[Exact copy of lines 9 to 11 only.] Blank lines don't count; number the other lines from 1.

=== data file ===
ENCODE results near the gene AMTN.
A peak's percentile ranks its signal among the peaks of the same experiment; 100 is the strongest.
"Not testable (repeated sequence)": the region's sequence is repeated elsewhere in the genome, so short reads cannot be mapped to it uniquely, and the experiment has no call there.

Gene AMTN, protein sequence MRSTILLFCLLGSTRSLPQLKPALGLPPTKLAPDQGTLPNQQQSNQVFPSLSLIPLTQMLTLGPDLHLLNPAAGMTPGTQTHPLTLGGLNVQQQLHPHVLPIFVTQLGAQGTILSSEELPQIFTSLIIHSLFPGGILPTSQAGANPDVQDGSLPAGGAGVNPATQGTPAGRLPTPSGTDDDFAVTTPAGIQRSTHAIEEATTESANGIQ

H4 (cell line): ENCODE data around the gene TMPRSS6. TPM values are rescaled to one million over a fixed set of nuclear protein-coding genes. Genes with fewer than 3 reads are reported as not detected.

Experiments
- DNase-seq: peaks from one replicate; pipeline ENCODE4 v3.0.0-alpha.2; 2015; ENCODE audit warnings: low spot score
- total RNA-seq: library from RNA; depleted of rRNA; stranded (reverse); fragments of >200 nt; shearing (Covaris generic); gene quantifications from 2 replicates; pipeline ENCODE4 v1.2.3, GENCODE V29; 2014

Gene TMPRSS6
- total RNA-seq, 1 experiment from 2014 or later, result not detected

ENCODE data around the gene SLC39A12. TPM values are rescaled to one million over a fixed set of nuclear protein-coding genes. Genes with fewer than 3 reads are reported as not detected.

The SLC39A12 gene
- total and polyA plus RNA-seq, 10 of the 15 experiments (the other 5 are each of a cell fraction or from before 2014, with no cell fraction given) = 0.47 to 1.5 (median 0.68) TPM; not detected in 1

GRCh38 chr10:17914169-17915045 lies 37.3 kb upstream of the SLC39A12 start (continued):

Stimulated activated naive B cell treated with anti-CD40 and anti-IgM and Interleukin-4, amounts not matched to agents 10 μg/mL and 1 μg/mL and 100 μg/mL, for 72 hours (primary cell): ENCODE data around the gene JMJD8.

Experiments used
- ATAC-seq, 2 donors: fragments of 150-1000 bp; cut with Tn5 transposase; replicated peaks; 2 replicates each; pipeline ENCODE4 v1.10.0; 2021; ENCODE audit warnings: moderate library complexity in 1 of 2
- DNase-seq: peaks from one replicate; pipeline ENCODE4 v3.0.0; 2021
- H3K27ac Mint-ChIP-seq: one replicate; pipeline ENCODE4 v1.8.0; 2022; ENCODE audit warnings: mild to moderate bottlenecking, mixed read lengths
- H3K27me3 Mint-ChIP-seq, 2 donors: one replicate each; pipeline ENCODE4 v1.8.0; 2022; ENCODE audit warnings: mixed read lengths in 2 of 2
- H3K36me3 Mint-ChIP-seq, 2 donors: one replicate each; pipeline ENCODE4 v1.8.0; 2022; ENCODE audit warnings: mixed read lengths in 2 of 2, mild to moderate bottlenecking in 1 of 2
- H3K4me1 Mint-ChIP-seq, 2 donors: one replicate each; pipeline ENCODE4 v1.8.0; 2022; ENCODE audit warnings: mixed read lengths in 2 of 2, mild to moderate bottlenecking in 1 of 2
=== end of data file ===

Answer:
Gene TMPRSS6
- total RNA-seq, 1 experiment from 2014 or later, result not detected

ENCODE data around the gene SLC39A12. TPM values are rescaled to one million over a fixed set of nuclear protein-coding genes. Genes with fewer than 3 reads are reported as not detected.